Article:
Michael Weiss writes: In the late summer of 2011, President Barack Obama declared the reign of Bashar al-Assad “illegitimate” and told him the time had come to “step aside.” In the early fall of 2015, U.S. officials laughingly dismissed Vladimir Putin’s unexpected direct military intervention into Syria as an accident waiting to happen at Russia’s expense.
Today, Secretary of State John Kerry formally legitimized Assad’s military by way of delimiting its zone of combat; and he welcomed the Russian Air Force as a prospective U.S. partner prosecuting an increasingly complex and muddled war against the so-called Islamic State and al-Qaeda, two separate and competitive terrorist organizations in Syria. Significantly, the latter group often intermingles with U.S.-backed insurgents.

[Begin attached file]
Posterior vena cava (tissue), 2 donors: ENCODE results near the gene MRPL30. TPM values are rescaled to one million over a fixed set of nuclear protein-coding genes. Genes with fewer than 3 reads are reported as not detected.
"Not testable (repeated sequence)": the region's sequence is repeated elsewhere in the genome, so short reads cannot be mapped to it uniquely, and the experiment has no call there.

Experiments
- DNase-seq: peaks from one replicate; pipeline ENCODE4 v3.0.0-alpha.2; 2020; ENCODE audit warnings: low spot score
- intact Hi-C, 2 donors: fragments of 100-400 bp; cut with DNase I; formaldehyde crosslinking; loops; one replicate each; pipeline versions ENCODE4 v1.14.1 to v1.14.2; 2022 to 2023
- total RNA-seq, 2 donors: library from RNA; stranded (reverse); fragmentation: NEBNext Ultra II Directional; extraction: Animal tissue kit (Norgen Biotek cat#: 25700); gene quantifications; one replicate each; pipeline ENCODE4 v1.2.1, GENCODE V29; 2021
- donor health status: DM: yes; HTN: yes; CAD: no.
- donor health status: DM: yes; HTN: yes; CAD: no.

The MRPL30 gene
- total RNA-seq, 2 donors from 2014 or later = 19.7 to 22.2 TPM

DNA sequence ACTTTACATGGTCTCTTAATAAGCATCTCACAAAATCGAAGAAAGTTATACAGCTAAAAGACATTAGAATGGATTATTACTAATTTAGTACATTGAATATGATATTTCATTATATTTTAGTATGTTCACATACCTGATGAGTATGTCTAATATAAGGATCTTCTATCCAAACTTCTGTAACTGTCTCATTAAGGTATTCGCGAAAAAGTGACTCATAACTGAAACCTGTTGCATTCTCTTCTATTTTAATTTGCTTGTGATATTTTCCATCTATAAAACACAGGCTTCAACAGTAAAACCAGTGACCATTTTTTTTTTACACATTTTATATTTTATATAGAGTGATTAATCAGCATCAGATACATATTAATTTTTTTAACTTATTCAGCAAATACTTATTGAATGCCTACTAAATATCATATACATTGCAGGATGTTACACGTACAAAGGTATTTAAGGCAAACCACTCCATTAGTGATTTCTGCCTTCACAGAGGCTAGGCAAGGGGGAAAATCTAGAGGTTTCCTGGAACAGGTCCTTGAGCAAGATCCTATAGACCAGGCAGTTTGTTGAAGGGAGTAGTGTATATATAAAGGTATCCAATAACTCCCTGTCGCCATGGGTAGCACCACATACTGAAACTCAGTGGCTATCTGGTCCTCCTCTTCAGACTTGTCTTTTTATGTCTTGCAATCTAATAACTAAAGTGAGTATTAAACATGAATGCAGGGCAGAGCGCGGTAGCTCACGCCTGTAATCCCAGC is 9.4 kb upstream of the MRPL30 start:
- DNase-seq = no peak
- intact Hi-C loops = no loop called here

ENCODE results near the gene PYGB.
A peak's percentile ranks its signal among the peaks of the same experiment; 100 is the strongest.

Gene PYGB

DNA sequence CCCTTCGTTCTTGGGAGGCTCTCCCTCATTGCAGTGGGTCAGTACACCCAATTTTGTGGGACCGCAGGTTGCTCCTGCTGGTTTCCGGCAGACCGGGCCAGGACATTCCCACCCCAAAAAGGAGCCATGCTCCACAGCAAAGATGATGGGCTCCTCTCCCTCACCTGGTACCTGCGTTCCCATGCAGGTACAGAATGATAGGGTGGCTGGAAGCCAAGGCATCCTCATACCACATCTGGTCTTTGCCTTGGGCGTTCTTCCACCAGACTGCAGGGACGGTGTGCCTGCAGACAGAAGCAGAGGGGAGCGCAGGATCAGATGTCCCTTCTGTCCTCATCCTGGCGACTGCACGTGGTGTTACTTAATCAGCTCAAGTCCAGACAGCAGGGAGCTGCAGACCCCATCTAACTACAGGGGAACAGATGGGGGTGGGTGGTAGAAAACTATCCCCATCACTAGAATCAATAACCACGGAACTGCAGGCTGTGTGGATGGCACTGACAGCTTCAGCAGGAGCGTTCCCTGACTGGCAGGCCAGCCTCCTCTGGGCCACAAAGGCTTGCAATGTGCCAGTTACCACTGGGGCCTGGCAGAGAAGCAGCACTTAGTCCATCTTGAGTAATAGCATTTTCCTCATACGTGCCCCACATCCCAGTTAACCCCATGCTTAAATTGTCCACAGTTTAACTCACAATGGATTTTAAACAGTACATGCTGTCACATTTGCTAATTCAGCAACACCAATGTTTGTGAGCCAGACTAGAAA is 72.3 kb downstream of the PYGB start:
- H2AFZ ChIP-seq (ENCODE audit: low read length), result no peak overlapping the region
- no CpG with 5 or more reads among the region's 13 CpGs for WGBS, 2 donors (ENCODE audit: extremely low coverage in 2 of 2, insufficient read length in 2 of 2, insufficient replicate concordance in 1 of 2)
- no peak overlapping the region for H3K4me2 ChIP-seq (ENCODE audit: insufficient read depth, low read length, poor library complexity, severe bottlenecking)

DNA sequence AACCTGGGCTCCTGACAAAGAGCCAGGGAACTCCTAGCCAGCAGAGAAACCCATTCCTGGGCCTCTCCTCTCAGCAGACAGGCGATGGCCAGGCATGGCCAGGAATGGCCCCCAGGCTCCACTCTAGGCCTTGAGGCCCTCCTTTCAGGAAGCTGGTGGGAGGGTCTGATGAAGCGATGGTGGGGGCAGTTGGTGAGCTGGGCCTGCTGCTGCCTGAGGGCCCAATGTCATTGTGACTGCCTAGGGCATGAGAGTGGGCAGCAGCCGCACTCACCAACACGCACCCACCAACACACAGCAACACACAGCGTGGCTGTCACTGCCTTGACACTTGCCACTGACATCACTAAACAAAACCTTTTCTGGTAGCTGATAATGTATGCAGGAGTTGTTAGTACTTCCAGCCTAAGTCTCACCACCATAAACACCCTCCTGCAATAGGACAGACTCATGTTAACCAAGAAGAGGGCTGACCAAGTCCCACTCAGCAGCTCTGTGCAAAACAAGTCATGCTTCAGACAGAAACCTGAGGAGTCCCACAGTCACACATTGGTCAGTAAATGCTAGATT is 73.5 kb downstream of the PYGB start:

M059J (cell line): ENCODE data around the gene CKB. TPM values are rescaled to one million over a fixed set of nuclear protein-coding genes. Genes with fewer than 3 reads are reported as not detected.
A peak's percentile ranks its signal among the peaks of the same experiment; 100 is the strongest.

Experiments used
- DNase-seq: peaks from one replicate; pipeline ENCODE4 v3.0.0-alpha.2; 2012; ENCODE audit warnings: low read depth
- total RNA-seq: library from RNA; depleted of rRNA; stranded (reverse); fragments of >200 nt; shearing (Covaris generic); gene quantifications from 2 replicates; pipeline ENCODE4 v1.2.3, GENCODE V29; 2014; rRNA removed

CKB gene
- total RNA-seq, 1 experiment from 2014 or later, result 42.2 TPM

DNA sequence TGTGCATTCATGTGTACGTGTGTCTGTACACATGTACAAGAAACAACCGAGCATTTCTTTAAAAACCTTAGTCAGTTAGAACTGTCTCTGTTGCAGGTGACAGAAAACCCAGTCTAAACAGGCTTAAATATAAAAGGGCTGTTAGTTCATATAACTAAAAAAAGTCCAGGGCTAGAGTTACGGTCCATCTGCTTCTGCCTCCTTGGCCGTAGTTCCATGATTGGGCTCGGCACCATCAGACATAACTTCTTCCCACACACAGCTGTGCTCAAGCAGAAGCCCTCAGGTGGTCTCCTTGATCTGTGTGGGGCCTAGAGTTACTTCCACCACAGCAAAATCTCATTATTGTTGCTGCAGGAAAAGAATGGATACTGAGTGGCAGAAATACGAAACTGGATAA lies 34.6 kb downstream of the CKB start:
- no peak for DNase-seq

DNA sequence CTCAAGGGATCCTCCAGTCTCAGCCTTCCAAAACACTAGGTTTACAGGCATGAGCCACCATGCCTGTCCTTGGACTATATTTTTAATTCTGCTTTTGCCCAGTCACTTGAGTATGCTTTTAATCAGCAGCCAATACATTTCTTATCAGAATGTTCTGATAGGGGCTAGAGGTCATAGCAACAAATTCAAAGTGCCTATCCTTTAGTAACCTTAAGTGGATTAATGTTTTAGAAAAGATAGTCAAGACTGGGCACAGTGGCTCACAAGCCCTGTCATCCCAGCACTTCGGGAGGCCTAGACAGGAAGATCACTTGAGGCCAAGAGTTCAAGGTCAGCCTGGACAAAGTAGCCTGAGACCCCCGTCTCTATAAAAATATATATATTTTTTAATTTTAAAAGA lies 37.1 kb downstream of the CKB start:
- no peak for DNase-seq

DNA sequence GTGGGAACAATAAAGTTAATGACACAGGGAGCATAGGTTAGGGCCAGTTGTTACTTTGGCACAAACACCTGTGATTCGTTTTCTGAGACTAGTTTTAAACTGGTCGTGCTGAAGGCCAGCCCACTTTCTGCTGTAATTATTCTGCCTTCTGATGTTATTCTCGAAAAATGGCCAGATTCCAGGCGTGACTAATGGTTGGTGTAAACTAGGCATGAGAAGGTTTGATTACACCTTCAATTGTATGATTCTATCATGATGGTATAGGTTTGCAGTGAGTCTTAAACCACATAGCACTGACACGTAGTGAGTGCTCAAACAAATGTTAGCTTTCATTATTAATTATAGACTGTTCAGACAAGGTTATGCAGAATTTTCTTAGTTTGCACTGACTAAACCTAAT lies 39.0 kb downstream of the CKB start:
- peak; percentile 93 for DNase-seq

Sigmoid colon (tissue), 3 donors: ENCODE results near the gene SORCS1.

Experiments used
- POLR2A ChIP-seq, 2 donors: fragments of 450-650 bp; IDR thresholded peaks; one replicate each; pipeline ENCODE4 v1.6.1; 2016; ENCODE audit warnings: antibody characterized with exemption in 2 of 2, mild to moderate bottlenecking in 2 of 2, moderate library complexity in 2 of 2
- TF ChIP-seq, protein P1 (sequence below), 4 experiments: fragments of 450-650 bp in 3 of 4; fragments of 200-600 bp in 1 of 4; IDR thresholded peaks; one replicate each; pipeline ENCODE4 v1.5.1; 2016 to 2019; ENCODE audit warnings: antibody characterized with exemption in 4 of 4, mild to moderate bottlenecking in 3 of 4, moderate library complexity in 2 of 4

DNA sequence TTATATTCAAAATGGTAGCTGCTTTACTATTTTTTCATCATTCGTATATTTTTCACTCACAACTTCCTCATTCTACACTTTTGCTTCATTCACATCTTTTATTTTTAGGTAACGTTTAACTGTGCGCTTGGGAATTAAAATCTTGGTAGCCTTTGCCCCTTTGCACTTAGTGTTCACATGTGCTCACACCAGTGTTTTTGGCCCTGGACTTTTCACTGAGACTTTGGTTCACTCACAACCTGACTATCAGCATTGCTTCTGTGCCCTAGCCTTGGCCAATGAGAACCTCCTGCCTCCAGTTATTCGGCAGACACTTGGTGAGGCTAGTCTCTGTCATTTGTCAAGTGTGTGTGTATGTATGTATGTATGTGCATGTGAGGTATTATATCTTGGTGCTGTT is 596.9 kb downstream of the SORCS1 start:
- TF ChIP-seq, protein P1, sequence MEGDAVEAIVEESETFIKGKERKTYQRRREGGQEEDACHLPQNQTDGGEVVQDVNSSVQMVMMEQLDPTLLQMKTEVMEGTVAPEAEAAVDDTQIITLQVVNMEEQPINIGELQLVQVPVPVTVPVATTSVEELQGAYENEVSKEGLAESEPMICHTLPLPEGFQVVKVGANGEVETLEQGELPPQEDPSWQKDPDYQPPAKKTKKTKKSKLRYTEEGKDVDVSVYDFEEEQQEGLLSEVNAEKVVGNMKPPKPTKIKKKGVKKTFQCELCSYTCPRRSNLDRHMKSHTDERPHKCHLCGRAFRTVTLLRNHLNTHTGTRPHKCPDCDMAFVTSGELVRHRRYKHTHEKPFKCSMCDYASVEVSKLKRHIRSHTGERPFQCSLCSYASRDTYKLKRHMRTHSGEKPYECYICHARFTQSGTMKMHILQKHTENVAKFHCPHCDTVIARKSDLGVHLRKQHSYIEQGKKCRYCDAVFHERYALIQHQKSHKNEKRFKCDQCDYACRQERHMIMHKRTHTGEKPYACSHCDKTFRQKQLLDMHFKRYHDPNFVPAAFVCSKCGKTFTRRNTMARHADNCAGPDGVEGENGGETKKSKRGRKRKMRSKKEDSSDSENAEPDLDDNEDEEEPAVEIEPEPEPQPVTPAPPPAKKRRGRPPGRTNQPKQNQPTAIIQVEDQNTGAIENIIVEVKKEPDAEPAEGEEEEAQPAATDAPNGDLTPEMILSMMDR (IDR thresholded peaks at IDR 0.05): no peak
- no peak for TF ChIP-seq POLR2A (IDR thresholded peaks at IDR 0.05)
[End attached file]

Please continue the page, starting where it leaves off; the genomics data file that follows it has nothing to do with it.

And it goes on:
In a tardy press conference in Geneva that most reporters were so sure would never happen they began ordering champagne and pizza, Kerry mapped out this fingers-crossed bilateral plan of action. His remarks were leavened with repeated qualifications and conditional tenses as he described an agreement that must perforce be founded on trust between the United States and Russia would not in fact be based on anything of the sort.
“If, and again I want to emphasize the if –” Kerry began his presser tonight, “If the plan is implemented in good faith, if the stakeholders do the things that are available to them to do and are being called on them to do, this can be a moment where the multilateral efforts at the diplomatic table… could take hold and you could really provide the people of Syria with a transition.”
Except that nobody really believes that. [Continue reading…]